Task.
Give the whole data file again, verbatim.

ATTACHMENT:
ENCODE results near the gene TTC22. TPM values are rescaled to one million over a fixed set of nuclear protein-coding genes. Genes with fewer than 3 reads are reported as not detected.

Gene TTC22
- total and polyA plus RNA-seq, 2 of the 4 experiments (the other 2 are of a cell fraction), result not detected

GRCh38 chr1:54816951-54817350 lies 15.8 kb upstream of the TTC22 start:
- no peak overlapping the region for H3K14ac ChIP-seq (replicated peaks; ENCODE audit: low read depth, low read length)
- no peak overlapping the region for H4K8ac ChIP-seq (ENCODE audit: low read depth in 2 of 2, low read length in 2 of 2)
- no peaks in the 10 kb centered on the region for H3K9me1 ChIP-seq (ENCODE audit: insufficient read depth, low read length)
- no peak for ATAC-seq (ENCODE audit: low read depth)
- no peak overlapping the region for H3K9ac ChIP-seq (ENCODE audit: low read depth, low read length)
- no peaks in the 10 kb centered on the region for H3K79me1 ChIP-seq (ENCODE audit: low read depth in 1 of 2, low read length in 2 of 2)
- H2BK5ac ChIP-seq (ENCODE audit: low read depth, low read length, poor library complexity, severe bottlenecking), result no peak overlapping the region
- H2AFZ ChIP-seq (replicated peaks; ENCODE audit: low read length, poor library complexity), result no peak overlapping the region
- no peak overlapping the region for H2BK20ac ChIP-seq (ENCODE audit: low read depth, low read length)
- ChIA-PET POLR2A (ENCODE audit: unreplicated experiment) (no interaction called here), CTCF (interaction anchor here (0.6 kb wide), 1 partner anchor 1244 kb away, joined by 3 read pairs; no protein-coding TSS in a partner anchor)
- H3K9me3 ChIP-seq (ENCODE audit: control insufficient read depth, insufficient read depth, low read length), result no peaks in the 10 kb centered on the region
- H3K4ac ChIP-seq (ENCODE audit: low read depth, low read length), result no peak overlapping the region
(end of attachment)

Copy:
ENCODE results near the gene TTC22. TPM values are rescaled to one million over a fixed set of nuclear protein-coding genes. Genes with fewer than 3 reads are reported as not detected.

Gene TTC22
- total and polyA plus RNA-seq, 2 of the 4 experiments (the other 2 are of a cell fraction), result not detected

GRCh38 chr1:54816951-54817350 lies 15.8 kb upstream of the TTC22 start:
- no peak overlapping the region for H3K14ac ChIP-seq (replicated peaks; ENCODE audit: low read depth, low read length)
- no peak overlapping the region for H4K8ac ChIP-seq (ENCODE audit: low read depth in 2 of 2, low read length in 2 of 2)
- no peaks in the 10 kb centered on the region for H3K9me1 ChIP-seq (ENCODE audit: insufficient read depth, low read length)
- no peak for ATAC-seq (ENCODE audit: low read depth)
- no peak overlapping the region for H3K9ac ChIP-seq (ENCODE audit: low read depth, low read length)
- no peaks in the 10 kb centered on the region for H3K79me1 ChIP-seq (ENCODE audit: low read depth in 1 of 2, low read length in 2 of 2)
- H2BK5ac ChIP-seq (ENCODE audit: low read depth, low read length, poor library complexity, severe bottlenecking), result no peak overlapping the region
- H2AFZ ChIP-seq (replicated peaks; ENCODE audit: low read length, poor library complexity), result no peak overlapping the region
- no peak overlapping the region for H2BK20ac ChIP-seq (ENCODE audit: low read depth, low read length)
- ChIA-PET POLR2A (ENCODE audit: unreplicated experiment) (no interaction called here), CTCF (interaction anchor here (0.6 kb wide), 1 partner anchor 1244 kb away, joined by 3 read pairs; no protein-coding TSS in a partner anchor)
- H3K9me3 ChIP-seq (ENCODE audit: control insufficient read depth, insufficient read depth, low read length), result no peaks in the 10 kb centered on the region
- H3K4ac ChIP-seq (ENCODE audit: low read depth, low read length), result no peak overlapping the region